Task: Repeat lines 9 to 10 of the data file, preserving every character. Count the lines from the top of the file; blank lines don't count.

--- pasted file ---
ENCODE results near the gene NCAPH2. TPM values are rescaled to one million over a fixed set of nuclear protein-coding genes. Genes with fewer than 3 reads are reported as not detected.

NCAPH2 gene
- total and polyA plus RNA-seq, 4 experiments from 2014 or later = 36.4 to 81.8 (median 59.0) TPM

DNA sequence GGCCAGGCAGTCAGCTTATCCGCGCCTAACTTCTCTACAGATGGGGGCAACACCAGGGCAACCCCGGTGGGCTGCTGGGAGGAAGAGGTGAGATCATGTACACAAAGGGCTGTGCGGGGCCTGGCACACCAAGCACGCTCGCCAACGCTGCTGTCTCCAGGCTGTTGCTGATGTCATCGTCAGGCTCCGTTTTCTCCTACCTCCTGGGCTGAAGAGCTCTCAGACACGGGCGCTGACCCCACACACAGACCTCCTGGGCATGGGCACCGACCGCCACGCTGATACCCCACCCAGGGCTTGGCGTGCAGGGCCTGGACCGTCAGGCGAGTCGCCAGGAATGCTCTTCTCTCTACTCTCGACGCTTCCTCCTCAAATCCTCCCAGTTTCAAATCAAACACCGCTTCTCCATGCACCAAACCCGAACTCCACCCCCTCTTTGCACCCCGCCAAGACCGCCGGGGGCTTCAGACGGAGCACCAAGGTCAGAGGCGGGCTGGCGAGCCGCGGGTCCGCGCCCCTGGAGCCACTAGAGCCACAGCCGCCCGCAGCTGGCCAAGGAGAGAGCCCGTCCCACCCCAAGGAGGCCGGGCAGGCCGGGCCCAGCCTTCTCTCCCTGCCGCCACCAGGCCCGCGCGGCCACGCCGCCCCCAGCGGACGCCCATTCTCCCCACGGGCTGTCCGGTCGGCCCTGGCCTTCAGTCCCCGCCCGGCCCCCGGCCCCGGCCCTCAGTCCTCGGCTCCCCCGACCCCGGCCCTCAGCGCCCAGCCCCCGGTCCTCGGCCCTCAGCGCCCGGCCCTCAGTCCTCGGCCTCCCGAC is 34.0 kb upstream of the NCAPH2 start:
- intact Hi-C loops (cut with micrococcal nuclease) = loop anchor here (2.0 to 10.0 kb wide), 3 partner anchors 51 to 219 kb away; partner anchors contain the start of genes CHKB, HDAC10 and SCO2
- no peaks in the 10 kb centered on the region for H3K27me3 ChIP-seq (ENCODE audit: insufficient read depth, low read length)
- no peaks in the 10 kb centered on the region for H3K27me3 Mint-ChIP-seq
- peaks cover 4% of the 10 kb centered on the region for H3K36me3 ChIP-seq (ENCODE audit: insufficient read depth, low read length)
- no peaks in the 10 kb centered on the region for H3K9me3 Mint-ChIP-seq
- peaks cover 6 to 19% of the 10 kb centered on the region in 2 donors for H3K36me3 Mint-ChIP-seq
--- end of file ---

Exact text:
- no peaks in the 10 kb centered on the region for H3K9me3 Mint-ChIP-seq
- peaks cover 6 to 19% of the 10 kb centered on the region in 2 donors for H3K36me3 Mint-ChIP-seq